On Friday I spent some time at the Portslade Community Forum Food Bank. Every Friday a team of volunteers get up at the crack of dawn and begin the mammoth task of cooking lunch for a hundred people and prepare food parcels to keep them and their families nourished for another week.

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"Head Chef Marie hard at work"

Last week the team went the extra mile and laid on a full Christmas lunch. Head chef Marie and her incredible team of volunteers produced a meal that was nothing short of spectacular. They also helped parents with presents for children too.

I spoke with everyone that was there for assistance and heard all their stories. It’s heartbreaking to hear. Many have been on benefits but no longer have enough income to feed themselves or their family.

A surprising number of people were using the food bank for the first time or started relatively recently and when you listen a trend emerges. Lots of people are in low paid work which only just keeps them going but they’re not able to save, so when they loose their job or circumstances change they are instantly plunged into food poverty. One person told me very emotionally, ‘if you’d told me two months ago that I’d be using a food bank I’d never have believed you. But here I am’.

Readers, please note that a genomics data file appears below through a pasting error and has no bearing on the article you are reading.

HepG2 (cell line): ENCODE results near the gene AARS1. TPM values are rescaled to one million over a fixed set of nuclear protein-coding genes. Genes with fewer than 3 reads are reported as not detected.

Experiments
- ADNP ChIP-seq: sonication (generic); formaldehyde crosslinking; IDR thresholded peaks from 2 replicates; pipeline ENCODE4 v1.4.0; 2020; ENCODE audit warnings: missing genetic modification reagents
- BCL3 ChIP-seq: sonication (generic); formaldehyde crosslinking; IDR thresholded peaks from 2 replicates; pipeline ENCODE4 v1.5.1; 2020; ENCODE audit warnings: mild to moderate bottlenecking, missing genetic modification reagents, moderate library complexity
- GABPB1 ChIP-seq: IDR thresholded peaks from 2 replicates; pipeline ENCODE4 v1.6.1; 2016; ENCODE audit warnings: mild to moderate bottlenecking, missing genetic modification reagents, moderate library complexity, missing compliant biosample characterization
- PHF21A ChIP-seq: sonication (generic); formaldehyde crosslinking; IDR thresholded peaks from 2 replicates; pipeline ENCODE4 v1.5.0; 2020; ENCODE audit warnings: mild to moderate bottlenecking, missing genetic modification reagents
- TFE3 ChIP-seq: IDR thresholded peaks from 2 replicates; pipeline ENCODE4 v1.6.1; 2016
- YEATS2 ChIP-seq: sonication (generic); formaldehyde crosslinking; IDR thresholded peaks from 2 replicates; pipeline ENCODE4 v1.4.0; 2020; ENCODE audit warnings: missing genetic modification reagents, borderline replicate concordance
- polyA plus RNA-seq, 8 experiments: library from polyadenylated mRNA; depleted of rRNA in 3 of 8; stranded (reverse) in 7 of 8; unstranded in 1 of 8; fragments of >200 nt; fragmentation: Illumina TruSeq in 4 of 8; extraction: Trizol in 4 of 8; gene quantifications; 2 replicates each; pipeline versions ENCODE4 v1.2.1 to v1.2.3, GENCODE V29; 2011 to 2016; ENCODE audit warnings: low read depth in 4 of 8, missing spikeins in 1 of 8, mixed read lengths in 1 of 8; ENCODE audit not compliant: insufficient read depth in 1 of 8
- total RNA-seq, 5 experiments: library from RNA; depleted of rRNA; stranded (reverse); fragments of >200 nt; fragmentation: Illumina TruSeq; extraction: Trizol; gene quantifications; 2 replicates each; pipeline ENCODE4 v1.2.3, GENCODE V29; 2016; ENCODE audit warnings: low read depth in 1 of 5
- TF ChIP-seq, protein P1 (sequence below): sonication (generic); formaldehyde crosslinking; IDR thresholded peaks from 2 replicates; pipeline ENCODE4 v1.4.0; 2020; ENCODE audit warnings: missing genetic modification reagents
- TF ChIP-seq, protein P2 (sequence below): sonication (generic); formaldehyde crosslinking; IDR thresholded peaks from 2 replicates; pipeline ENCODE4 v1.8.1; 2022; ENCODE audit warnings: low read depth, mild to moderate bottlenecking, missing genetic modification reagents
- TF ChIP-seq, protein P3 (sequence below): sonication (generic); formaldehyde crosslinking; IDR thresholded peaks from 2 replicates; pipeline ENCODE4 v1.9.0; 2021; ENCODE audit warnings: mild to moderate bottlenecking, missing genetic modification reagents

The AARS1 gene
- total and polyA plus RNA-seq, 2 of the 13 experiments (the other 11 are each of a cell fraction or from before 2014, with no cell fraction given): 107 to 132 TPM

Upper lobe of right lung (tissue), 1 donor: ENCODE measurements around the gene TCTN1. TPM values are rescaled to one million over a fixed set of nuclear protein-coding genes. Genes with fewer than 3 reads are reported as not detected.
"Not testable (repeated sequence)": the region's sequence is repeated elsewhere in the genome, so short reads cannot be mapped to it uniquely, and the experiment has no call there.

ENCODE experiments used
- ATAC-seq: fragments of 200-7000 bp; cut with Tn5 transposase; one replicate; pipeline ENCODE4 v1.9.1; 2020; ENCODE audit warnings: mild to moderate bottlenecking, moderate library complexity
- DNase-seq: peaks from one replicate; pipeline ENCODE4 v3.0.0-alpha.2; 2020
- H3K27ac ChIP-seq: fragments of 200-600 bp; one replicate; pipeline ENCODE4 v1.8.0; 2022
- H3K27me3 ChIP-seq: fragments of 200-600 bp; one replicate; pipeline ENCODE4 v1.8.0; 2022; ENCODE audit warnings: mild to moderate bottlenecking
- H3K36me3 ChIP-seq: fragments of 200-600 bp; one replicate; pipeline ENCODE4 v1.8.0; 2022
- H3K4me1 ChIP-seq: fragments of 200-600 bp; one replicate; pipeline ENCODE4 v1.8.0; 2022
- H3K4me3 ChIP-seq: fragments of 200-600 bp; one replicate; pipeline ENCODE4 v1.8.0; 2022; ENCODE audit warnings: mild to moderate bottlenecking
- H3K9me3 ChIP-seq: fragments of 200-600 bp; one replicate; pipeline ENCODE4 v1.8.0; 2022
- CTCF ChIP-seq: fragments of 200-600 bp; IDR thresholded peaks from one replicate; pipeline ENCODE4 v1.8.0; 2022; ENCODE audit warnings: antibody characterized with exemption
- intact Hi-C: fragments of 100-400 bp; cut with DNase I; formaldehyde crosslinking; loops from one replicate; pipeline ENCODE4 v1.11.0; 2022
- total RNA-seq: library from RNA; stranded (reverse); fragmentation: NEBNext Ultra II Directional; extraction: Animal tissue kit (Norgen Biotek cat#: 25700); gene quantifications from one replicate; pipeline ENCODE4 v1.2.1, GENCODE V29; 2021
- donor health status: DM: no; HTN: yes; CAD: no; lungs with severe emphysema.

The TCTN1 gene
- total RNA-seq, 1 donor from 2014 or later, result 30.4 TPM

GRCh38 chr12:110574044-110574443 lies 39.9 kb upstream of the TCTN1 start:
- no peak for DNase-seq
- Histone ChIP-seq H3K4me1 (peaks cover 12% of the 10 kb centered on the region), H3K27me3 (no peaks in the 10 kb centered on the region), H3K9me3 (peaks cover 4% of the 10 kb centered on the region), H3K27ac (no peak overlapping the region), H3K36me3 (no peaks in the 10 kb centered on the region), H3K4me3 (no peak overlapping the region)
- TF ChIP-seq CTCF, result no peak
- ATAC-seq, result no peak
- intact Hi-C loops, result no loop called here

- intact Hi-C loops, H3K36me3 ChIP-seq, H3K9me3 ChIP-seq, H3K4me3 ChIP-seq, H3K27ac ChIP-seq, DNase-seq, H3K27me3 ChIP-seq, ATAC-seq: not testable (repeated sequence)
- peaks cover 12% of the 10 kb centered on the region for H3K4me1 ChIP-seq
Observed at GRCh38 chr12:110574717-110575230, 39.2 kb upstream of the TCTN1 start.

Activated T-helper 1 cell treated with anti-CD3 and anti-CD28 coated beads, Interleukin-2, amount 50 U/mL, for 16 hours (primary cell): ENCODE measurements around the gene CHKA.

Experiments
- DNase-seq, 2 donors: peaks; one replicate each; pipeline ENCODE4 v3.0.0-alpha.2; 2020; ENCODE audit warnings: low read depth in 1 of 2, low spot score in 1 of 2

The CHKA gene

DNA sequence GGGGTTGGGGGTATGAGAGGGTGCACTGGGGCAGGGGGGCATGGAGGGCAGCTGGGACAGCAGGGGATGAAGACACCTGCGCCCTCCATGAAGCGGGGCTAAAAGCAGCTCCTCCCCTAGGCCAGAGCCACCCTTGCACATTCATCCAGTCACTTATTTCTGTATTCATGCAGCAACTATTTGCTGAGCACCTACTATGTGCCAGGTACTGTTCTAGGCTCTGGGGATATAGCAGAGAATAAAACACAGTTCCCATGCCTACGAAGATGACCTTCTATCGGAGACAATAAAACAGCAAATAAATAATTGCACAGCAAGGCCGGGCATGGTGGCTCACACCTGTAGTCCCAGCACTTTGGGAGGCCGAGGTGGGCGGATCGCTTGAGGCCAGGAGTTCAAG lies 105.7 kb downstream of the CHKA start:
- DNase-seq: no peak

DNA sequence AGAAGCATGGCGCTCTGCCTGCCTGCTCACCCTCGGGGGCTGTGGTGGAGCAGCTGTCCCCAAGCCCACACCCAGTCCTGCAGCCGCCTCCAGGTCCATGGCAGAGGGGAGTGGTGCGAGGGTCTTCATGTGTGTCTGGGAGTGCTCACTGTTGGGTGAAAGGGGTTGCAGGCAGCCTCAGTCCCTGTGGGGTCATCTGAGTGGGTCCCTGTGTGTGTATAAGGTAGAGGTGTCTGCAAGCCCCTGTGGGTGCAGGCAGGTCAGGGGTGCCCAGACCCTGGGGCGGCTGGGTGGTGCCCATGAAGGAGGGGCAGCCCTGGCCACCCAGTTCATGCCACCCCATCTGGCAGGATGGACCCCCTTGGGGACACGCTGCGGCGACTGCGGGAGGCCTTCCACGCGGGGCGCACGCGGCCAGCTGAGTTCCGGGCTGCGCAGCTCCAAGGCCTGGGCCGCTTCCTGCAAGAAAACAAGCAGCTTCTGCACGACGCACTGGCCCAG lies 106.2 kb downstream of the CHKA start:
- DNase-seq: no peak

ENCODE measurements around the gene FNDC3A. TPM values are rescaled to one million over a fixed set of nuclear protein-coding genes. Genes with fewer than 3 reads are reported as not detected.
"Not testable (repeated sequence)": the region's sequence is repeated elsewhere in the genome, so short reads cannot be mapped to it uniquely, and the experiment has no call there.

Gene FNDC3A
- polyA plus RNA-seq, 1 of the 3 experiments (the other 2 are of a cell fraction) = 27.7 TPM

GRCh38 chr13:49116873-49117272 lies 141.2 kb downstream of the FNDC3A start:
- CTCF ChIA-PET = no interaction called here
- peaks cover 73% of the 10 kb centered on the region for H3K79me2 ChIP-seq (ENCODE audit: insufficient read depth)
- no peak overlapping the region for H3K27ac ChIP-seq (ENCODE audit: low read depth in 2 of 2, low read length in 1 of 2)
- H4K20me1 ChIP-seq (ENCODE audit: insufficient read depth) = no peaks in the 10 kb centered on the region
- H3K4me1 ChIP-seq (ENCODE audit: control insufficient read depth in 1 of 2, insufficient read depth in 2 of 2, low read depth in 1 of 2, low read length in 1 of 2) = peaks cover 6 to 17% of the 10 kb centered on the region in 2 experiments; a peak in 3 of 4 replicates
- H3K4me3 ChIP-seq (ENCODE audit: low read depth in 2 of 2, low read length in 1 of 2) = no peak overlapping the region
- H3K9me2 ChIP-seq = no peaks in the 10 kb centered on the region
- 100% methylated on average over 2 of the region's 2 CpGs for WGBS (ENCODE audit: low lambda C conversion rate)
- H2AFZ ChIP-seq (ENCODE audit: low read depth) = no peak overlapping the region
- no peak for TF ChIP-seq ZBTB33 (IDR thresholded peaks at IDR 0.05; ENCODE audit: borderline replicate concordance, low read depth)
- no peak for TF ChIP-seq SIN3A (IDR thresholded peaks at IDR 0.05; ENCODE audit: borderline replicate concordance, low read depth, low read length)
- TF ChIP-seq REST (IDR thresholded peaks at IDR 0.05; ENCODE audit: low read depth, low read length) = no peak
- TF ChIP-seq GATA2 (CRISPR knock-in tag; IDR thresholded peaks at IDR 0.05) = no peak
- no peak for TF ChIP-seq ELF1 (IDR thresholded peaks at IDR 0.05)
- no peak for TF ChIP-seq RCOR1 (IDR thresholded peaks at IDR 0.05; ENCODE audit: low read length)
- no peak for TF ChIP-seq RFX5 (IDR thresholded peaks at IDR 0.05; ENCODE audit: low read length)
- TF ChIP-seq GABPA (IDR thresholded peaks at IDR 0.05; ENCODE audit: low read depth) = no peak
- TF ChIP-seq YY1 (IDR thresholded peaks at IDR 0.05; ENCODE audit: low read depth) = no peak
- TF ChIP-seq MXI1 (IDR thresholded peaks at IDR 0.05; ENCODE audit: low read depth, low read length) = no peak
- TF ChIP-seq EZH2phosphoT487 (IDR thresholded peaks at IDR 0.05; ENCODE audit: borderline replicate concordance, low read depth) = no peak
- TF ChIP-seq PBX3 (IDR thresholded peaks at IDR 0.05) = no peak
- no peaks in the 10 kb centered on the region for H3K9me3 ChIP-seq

Another table had two fantastic women eating lunch, both with degrees from Sussex and Brighton Uni’s.

The force behind this food bank are volunteers like Anne and Jackie who drive this forward with passion, and Portslade’s three councillors. All of them were there and told me in no uncertain terms how government policy is turning poor people into vulnerable people.

I came away having seen the best and worst of life in modern Britain. The impact that government policy is having deep into our communities where hard work is no longer enough to put food on people’s tables, where people who need a leg-up are given so little support they are dragged down instead, and where people with a great education are unable to find their place in our local economy, an economy that needs specific skills in which to thrive.

But I also saw the best of our community too. People giving huge amounts of time to support others. Team spirit and great fun despite the challenges. And the generosity of local residents who had given food, money, and clothing. I saw the impact it made, the smiles of those who received it, so thanks to everyone who has given so generously.

There’s a lot for me to reflect on after this visit to another of our food banks. Next year I will fight even harder to make sure that the underlying causes of food poverty are tackled and that government are challenged on policies that cause hardship in communities that can sometimes struggle to be heard. All the best, Peter

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